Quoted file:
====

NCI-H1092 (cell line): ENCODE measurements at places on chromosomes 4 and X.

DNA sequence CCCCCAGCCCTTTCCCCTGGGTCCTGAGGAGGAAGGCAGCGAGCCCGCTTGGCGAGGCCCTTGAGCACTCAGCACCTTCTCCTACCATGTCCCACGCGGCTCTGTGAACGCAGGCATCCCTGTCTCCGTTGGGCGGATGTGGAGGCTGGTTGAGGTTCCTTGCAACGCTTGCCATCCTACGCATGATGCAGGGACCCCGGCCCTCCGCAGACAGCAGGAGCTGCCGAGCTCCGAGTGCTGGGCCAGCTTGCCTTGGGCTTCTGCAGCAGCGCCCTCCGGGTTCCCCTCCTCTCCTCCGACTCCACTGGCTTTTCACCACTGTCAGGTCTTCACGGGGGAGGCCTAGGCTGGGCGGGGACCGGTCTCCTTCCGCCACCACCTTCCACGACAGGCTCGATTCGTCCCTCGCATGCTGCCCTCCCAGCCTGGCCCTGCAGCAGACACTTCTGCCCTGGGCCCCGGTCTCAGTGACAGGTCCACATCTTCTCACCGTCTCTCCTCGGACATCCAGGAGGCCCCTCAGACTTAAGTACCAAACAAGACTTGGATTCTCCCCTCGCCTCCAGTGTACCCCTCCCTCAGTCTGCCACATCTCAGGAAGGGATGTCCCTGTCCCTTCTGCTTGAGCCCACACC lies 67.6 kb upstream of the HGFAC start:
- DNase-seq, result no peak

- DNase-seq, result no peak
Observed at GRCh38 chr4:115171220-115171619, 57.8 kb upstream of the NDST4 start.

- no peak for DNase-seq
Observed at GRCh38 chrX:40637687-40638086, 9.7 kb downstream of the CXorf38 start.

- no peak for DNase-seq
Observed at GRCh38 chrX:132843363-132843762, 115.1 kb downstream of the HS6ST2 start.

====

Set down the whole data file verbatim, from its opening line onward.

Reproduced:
NCI-H1092 (cell line): ENCODE measurements at places on chromosomes 4 and X.

DNA sequence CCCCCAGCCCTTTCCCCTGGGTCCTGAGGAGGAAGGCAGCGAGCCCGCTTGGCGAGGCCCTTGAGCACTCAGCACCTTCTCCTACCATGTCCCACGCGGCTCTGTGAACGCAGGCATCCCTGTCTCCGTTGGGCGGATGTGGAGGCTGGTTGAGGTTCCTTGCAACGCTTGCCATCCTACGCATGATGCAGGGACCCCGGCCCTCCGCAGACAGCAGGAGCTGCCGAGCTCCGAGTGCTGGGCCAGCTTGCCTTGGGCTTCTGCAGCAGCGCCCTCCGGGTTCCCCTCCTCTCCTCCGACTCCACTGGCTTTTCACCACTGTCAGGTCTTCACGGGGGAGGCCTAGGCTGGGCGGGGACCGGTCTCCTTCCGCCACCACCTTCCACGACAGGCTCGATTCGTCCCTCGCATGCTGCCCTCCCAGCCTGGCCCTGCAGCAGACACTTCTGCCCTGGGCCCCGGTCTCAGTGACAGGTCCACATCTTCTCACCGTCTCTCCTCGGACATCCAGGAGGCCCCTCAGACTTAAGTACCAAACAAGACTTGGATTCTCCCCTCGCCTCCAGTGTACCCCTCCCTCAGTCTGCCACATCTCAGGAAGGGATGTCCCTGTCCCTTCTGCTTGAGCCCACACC lies 67.6 kb upstream of the HGFAC start:
- DNase-seq, result no peak

- DNase-seq, result no peak
Observed at GRCh38 chr4:115171220-115171619, 57.8 kb upstream of the NDST4 start.

- no peak for DNase-seq
Observed at GRCh38 chrX:40637687-40638086, 9.7 kb downstream of the CXorf38 start.

- no peak for DNase-seq
Observed at GRCh38 chrX:132843363-132843762, 115.1 kb downstream of the HS6ST2 start.